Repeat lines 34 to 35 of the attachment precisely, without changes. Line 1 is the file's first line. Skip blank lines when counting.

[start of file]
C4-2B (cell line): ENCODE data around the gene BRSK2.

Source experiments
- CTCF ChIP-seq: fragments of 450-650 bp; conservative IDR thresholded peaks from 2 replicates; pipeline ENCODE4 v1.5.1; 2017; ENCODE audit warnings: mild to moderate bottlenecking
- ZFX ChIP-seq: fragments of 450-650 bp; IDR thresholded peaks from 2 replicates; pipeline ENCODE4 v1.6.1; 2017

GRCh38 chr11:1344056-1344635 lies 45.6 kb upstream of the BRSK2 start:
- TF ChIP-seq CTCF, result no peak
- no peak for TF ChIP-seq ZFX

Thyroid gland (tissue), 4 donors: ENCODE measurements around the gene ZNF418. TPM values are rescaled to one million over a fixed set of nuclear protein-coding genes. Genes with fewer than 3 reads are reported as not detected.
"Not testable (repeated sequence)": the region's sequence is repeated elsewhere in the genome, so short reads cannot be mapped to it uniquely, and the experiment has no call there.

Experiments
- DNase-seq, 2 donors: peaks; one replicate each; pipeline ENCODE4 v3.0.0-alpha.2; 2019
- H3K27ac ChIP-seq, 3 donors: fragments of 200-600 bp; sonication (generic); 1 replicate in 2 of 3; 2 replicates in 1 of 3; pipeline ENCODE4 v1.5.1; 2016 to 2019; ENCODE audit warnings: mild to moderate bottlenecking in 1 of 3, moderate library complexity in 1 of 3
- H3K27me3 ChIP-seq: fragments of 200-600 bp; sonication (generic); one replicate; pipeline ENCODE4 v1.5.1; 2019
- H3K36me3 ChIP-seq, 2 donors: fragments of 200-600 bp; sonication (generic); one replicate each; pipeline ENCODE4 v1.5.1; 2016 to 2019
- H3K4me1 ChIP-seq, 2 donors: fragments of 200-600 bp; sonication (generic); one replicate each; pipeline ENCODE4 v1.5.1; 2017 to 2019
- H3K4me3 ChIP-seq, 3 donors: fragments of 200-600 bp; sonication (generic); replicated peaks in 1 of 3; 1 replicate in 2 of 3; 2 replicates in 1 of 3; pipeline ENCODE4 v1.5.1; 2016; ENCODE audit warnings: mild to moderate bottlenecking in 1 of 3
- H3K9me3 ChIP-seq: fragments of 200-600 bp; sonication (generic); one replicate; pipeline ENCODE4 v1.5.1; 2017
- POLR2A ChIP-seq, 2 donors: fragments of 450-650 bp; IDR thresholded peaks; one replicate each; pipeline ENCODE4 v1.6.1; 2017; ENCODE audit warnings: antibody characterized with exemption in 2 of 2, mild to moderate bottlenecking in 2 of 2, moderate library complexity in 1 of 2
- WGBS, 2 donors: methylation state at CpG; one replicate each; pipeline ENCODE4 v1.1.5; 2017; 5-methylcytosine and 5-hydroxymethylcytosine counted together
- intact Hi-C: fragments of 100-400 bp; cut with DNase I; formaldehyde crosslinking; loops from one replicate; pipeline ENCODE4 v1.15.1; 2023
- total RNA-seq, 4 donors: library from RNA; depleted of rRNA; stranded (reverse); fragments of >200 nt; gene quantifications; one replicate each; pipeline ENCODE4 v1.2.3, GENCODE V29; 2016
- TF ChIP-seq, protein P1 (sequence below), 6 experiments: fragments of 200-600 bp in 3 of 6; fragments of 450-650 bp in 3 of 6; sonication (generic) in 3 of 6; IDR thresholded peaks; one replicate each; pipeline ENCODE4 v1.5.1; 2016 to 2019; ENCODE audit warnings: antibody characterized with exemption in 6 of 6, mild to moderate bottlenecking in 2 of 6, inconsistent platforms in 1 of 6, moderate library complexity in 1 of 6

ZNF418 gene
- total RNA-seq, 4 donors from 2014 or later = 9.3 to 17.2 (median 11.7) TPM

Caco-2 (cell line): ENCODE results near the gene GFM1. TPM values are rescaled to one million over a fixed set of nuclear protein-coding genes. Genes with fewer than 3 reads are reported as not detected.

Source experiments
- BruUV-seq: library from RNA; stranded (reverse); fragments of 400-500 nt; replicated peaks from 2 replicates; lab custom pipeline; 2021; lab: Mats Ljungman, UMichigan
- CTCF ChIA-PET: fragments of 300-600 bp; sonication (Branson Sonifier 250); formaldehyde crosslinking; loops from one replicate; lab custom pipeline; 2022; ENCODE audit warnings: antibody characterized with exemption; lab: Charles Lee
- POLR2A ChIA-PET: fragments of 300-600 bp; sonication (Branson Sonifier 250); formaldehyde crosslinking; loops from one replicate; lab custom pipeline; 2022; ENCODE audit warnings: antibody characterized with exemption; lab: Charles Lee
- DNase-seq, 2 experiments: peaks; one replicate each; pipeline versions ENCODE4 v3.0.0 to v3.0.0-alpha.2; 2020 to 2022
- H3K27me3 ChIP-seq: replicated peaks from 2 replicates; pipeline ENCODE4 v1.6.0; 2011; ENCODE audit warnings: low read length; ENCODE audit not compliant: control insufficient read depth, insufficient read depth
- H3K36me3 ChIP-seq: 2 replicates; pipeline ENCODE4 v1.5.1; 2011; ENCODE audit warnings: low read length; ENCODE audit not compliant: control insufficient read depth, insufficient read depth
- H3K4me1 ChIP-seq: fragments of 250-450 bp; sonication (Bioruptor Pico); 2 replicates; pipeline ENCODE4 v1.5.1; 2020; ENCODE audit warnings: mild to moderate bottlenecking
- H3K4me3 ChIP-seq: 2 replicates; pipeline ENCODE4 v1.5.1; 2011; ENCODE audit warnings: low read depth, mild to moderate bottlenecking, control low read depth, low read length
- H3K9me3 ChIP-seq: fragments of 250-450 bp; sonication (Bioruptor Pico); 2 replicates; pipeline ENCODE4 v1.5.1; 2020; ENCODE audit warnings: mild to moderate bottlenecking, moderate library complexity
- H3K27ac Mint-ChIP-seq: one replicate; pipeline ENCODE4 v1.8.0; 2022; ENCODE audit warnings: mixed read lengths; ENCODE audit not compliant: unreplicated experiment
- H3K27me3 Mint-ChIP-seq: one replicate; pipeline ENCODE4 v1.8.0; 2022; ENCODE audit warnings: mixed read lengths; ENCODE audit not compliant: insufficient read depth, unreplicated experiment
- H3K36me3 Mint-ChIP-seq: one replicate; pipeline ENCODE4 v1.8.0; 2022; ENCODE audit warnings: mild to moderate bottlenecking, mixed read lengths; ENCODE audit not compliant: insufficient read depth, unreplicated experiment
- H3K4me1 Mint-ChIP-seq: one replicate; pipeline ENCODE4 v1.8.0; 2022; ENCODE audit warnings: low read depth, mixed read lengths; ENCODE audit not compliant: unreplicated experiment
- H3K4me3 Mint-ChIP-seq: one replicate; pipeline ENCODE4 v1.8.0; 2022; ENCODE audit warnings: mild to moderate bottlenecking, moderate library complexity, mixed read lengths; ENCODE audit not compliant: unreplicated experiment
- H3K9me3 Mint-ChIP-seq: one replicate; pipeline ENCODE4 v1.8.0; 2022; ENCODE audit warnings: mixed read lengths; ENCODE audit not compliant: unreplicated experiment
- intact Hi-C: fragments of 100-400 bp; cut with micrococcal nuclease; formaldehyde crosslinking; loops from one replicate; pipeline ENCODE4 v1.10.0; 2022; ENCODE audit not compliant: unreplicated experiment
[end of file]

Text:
- H3K4me3 ChIP-seq: 2 replicates; pipeline ENCODE4 v1.5.1; 2011; ENCODE audit warnings: low read depth, mild to moderate bottlenecking, control low read depth, low read length
- H3K9me3 ChIP-seq: fragments of 250-450 bp; sonication (Bioruptor Pico); 2 replicates; pipeline ENCODE4 v1.5.1; 2020; ENCODE audit warnings: mild to moderate bottlenecking, moderate library complexity